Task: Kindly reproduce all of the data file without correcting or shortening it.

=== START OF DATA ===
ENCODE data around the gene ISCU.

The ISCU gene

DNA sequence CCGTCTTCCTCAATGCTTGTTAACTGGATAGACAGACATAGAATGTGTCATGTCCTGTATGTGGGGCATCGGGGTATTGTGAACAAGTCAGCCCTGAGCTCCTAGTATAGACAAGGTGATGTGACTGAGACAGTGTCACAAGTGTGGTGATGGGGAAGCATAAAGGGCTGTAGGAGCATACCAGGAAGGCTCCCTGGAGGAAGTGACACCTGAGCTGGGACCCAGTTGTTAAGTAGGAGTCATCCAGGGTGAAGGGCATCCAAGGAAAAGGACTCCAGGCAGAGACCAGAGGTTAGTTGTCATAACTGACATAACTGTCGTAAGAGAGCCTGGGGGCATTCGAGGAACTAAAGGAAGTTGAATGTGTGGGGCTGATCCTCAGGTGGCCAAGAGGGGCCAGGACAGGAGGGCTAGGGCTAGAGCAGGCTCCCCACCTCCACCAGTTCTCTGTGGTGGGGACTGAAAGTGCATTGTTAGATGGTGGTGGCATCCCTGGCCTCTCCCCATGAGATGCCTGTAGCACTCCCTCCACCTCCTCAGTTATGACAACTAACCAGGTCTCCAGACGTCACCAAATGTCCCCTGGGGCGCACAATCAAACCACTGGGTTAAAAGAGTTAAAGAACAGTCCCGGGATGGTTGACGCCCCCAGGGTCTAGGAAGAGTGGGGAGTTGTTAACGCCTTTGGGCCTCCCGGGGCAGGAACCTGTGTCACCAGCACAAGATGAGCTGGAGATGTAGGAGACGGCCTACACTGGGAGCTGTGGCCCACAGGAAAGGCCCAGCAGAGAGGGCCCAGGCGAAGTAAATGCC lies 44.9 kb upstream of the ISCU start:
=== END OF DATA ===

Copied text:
ENCODE data around the gene ISCU.

The ISCU gene

DNA sequence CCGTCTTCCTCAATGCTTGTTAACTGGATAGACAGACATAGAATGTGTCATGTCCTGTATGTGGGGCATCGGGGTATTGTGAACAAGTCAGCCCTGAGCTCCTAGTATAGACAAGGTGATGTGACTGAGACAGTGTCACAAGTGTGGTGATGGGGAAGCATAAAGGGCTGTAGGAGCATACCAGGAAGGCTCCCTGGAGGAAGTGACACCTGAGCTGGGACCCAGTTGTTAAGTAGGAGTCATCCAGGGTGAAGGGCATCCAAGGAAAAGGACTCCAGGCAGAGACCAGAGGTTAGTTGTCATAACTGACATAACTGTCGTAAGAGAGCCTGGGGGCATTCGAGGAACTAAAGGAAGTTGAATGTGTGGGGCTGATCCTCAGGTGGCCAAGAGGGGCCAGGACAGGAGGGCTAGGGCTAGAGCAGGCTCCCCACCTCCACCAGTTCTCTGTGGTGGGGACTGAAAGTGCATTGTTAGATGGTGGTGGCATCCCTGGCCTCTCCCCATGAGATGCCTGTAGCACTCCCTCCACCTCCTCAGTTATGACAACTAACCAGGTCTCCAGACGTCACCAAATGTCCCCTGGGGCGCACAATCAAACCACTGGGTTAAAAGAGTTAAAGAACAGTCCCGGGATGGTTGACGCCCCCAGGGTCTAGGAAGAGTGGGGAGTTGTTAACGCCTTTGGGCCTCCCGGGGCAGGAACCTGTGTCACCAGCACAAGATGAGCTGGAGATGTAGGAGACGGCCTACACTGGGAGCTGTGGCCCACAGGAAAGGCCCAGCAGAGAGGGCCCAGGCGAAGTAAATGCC lies 44.9 kb upstream of the ISCU start: